Welcome to Your Hour with APA Virginia Chapter sponsored by The Berkley Group. This is a free webinar series happening the fourth Monday of each month from Noon - 1 p.m. and is currently open to everyone, members and non-members. Members can receive 1 CM credit for watching live. All webinars are recorded and posted to our YouTube channel within 24 hours.
Interested in presenting? Contact Sarah Pentecost at email@example.com.
PARKnership: Building Community through Recreation and Parks
Monday, December 17, 2018
Noon - 1 p.m.
CM | 1 pending
Alexandrians have a strong sense of civic pride and desire to connect with their neighbors. This is most evident when individuals and groups work together to enhance the facilities and programs they enjoy. Whether it's through the dedication of time or monetary resources, when residents collaborate with the City they ultimately create a higher level of service and strengthen their connection to the community as a whole.
In 2016, the Park Planning division within the Alexandria Department Recreation, Parks and Cultural Activities (RPCA) initiated the PARKnership Program to formally coordinate and cultivate its community partnerships, volunteers and support efforts under one umbrella. In its inaugural year, the PARKnership Program hired a PARKnership Manager, recorded 377 volunteers performing 16,833.30 hours of service, created 28 new partnerships (equaling over $210,000 of non-city funds for park and recreation facility improvements) and initiated an Adopt-a-Bench Ad Campaign in spring 2017 resulting in eight adopted in six months.
The program also initiated and implemented the Community Matching Fund to promote collaborative partnerships among City of Alexandria community organizations by providing matching 1:1 dollars for groups that propose fundraising for park and recreation improvement projects. This matching fund program has proven to be extremely popular and successful. The program distributed City funds for four projects in its first year and five projects in its second year. The projects range from converting a basketball court to a soccer court, installing water bottle filling stations, renovating a teen center, purchasing moveable equipment for pop-up playgrounds to building compost bins. The Fund fosters public/private partnerships and has influenced innovative ways for residents to have a greater stake in improving the park and recreation facilities that they use.
For this session, City staff will be joined by two FY17 matching fund recipients, Braddock Metro Citizens Association and the Four Mile Run Conservatory Foundation, who will discuss their perspective on City/Community partnerships and the impact on public spaces.
Value of the session to practicing planning professionals: Often planners work with the community in a reactionary or defensive mode. The PARKnership program has shown a way to be proactive in building positive relationships with community members. When local government and the community work together they can shape our public spaces to reflect shared interests, uses, and values.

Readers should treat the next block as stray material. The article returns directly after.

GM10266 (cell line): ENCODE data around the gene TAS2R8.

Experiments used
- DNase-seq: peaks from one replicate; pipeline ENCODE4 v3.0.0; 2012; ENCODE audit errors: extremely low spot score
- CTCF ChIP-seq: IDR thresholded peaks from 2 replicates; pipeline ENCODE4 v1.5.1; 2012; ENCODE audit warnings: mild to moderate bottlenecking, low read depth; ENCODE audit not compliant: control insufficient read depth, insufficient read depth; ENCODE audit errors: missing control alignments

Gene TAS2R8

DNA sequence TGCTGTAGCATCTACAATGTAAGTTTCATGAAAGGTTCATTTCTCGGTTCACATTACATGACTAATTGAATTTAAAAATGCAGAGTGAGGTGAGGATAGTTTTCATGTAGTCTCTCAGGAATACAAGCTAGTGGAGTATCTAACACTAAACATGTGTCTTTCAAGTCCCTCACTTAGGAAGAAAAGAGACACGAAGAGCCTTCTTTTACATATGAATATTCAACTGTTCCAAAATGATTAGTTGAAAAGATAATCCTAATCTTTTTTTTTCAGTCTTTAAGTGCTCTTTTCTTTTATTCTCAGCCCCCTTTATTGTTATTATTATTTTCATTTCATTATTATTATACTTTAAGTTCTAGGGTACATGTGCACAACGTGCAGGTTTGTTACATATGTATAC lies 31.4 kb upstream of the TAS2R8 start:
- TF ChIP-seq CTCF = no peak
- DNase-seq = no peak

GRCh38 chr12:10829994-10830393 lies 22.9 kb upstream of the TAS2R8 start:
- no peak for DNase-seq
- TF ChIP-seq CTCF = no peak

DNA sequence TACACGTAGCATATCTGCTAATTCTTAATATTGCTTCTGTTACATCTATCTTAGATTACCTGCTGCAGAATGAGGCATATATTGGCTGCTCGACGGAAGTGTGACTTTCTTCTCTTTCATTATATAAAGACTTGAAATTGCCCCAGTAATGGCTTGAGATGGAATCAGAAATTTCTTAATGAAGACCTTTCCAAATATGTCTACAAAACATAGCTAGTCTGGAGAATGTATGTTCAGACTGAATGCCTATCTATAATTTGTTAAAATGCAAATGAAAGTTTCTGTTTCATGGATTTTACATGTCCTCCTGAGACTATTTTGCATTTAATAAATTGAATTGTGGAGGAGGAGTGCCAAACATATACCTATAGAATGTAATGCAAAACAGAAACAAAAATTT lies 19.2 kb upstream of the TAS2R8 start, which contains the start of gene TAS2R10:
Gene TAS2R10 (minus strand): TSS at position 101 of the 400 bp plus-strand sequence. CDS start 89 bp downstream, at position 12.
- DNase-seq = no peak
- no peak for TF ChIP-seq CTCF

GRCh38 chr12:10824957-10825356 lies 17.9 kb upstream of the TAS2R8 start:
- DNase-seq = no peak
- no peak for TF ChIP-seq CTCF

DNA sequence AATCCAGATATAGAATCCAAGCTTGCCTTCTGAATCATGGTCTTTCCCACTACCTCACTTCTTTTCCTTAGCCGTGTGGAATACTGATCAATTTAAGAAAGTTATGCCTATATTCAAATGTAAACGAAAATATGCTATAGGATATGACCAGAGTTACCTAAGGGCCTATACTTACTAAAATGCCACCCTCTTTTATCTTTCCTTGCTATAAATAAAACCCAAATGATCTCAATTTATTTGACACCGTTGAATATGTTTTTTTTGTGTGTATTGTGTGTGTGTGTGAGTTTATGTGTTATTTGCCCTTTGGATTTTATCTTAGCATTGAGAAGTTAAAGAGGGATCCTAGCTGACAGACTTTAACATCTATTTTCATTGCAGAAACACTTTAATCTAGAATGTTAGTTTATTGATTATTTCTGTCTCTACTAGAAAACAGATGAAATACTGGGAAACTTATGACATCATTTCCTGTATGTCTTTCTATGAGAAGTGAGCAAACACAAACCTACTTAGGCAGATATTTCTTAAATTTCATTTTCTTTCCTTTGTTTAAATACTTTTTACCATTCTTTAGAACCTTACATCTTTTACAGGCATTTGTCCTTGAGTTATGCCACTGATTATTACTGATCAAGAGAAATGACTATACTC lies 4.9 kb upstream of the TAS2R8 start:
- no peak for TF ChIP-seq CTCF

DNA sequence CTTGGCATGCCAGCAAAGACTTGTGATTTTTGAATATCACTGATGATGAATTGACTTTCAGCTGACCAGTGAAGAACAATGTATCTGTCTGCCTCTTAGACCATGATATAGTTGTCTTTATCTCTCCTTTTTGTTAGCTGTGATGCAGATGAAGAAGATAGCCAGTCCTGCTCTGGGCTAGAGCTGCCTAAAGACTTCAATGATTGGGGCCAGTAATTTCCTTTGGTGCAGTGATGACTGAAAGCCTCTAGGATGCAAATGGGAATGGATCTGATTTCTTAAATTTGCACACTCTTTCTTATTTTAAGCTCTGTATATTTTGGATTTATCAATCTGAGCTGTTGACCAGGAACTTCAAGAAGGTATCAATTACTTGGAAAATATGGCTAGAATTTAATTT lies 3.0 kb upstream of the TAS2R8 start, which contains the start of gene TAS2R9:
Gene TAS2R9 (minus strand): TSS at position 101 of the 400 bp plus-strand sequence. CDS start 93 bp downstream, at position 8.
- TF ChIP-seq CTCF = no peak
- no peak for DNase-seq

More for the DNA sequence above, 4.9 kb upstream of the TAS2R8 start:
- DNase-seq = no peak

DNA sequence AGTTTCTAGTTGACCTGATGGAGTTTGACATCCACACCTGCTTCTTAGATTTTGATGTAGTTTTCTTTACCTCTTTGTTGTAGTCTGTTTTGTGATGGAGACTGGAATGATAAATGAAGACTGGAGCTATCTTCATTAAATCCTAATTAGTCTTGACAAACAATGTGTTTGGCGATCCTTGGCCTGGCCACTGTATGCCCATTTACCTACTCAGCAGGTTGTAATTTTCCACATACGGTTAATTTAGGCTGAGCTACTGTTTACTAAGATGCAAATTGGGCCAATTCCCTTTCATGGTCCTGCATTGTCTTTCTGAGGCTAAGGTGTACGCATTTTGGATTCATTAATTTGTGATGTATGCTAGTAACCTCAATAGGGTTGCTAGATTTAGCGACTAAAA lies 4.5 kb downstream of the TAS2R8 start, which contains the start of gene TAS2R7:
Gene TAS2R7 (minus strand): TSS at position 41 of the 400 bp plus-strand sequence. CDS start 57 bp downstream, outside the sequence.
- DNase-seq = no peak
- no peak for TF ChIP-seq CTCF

Many aspects of the PARKnership program, particularly the Community Matching Fund, are replicable in other jurisdictions and other planning departments.
Dana Wedeles, AICP, is Principal Planner with the City of Alexandria, VA. Dana manages community input, design, and implementation on projects related to improvements of existing public spaces and neighborhood parks. She also oversees the newly formed PARKnership Program that manages partnerships, sponsors, volunteers, and donations for the development, design, construction and operation of recreational and park facilities and/or programs in Alexandria.
Anh Tran, LEED AP BD+C is a Senior Associate at Little. With a background in anthropology, architecture, visual art and graphic design, Anh has dedicated her career to the integration of culture with the built environment. Her work in visioning, change management, ethnography, and analysis aids Little’s design teams in working with stakeholder and end-user groups to understand organizational culture, organize patterns of behavior, and create a dialogue about how their spaces reflect unique mission and purpose. Anh currently serves on several work groups and advisory committees in the City of Alexandria, as well as the board of her civic association in the hopes of building stronger communities through better design.
Abbey Oklak, AICP, is an urban and architectural designer with the national design firm Cooper Carry in their Alexandria office. She manages entitlement and large redevelopment / masterplan projects, while working with the planning studio on sector plans and community studies. Ms. Oklak is on the board of her neighborhood civic association – the Braddock Metro Citizens Coalition – as well as her local chapter for the Congress for New Urbanism.
Kevin Beekman is an economist living in Alexandria, Virginia whose work focuses on travel and transportation forecasting. Long an advocate of environmental issues, smart growth, and social justice. A member of the Four Mile Run Restoration Joint Task Force and co-founder of the Four Mile Run Farmers and Artisans Market, he is also the editor of the Arlandrian a blog about the long neglected cluster of neighborhoods between Del Ray, Arlington Ridge, Shirlington and Crystal City. Bounded by Glebe & Glebe, Rt 1 & Four Mile Run (where Arlington and Alexandria meet and try to get acquainted). Kevin is co-founder other Four Mile Run Conservatory Foundation, a 501(c)(3) non-profit corporation and volunteer organization formed in 2016 following years of community efforts to foster the preservation, beautification, improvement, maintenance, and enjoyment of Four Mile Run Park and stream.